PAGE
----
Resolving Conflicts and Negotiating with Others - Handling complaints, settling disputes, and resolving grievances and conflicts, or otherwise negotiating with others.

Processing Information - Compiling, coding, categorizing, calculating, tabulating, auditing, or verifying information or data.

Coaching and Developing Others - Identifying the developmental needs of others and coaching, mentoring, or otherwise helping others to improve their knowledge or skills.

Guiding, Directing, and Motivating Subordinates - Providing guidance and direction to subordinates, including setting performance standards and monitoring performance.

Documenting/Recording Information - Entering, transcribing, recording, storing, or maintaining information in written or electronic/magnetic form.

Estimating the Quantifiable Characteristics of Products, Events, or Information - Estimating sizes, distances, and quantities; or determining time, costs, resources, or materials needed to perform a work activity.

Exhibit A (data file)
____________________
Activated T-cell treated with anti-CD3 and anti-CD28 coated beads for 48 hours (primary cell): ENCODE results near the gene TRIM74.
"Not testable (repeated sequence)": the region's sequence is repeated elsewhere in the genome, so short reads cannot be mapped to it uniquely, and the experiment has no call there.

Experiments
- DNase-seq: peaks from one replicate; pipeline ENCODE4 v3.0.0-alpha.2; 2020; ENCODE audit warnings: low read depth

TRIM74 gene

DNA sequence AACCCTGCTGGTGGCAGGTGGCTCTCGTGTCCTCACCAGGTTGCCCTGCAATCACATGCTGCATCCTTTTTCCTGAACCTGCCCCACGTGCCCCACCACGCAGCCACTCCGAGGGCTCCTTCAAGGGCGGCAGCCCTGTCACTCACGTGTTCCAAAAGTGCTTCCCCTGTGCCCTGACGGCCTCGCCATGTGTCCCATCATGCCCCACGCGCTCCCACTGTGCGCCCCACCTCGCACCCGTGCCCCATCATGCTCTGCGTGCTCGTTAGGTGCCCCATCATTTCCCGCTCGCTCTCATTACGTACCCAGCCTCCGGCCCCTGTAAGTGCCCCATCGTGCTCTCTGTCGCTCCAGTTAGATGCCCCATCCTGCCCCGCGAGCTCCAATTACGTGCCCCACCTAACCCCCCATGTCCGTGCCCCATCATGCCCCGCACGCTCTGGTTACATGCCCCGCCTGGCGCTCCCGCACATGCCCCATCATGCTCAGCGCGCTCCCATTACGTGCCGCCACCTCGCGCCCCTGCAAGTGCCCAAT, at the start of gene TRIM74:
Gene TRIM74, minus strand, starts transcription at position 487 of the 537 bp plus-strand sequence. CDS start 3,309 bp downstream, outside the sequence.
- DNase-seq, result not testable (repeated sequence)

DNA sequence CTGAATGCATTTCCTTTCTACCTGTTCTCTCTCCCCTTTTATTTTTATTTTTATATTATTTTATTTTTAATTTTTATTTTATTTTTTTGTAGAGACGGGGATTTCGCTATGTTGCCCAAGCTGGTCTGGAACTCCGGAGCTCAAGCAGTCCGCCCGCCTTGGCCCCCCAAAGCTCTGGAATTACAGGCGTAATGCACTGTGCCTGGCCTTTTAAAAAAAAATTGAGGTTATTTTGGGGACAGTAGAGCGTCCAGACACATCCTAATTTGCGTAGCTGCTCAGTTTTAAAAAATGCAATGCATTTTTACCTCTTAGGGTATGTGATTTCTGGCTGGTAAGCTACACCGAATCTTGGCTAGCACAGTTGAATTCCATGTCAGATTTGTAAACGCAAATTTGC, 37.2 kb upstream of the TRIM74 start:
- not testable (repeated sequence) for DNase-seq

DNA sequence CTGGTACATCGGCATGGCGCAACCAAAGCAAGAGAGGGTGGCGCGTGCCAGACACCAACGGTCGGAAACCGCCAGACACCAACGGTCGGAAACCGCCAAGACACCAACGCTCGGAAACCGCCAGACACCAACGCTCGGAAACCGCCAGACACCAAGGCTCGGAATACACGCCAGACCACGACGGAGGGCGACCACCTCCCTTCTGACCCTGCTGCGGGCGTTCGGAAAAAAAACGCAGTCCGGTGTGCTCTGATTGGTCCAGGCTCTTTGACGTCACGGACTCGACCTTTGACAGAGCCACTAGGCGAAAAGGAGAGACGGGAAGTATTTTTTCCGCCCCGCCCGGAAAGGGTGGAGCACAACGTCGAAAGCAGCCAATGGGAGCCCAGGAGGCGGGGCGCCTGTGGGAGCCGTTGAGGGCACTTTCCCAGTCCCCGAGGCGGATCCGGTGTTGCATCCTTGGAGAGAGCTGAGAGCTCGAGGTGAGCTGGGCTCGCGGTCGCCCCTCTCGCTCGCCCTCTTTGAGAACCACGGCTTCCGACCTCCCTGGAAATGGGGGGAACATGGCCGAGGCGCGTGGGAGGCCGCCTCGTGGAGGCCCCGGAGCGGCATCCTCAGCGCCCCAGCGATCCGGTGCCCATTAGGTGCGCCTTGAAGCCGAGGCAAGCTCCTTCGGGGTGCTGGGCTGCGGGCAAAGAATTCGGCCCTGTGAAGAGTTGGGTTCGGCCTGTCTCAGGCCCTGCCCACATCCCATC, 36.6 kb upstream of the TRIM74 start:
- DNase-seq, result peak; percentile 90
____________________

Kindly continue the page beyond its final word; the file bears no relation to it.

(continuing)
Performing Administrative Activities - Performing day-to-day administrative tasks such as maintaining information files and processing paperwork.

Assisting and Caring for Others - Providing personal assistance, medical attention, emotional support, or other personal care to others such as coworkers, customers, or patients.

Training and Teaching Others - Identifying the educational needs of others, developing formal educational or training programs or classes, and teaching or instructing others.

Monitoring and Controlling Resources - Monitoring and controlling resources and overseeing the spending of money.

Evaluating Information to Determine Compliance with Standards - Using relevant information and individual judgment to determine whether events or processes comply with laws, regulations, or standards.

Staffing Organizational Units - Recruiting, interviewing, selecting, hiring, and promoting employees in an organization.

Holland Code Chart for a Public Relations and Fundraising Manager